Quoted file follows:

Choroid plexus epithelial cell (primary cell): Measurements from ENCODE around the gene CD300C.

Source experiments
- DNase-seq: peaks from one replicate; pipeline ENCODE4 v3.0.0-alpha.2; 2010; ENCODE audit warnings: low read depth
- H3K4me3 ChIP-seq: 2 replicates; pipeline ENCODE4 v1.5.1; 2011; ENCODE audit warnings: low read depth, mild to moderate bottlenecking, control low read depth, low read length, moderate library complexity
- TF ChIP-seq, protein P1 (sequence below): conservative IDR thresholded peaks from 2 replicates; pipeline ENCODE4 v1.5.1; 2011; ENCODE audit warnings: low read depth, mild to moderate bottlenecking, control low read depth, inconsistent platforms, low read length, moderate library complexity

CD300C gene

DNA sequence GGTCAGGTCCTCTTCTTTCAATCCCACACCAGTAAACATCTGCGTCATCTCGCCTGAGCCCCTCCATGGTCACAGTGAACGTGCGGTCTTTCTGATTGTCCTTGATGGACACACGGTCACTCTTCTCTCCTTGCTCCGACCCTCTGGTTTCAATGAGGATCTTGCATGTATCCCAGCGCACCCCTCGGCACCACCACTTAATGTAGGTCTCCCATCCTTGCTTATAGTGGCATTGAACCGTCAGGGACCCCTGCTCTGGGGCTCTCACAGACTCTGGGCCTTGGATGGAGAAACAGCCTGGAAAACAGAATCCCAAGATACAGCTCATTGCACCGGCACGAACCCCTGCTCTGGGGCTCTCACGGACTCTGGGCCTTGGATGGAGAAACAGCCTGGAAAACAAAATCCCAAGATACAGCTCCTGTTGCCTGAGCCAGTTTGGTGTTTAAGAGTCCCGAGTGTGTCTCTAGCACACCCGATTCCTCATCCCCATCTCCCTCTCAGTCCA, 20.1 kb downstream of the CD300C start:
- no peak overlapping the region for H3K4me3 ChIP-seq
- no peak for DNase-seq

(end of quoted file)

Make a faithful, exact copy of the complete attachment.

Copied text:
Choroid plexus epithelial cell (primary cell): Measurements from ENCODE around the gene CD300C.

Source experiments
- DNase-seq: peaks from one replicate; pipeline ENCODE4 v3.0.0-alpha.2; 2010; ENCODE audit warnings: low read depth
- H3K4me3 ChIP-seq: 2 replicates; pipeline ENCODE4 v1.5.1; 2011; ENCODE audit warnings: low read depth, mild to moderate bottlenecking, control low read depth, low read length, moderate library complexity
- TF ChIP-seq, protein P1 (sequence below): conservative IDR thresholded peaks from 2 replicates; pipeline ENCODE4 v1.5.1; 2011; ENCODE audit warnings: low read depth, mild to moderate bottlenecking, control low read depth, inconsistent platforms, low read length, moderate library complexity

CD300C gene

DNA sequence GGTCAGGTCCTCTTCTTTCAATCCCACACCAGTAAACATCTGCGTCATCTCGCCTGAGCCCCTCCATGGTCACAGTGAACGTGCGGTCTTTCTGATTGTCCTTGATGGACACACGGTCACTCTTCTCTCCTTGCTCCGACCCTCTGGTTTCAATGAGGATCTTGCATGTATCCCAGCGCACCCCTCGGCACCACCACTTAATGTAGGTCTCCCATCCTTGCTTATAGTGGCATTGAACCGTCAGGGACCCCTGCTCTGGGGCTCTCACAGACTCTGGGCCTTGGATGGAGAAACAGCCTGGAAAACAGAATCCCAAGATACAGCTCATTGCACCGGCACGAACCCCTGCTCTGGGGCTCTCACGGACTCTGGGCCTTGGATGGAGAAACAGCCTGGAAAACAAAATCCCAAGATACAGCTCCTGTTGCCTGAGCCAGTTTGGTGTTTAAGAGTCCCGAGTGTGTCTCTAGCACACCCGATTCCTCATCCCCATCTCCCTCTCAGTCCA, 20.1 kb downstream of the CD300C start:
- no peak overlapping the region for H3K4me3 ChIP-seq
- no peak for DNase-seq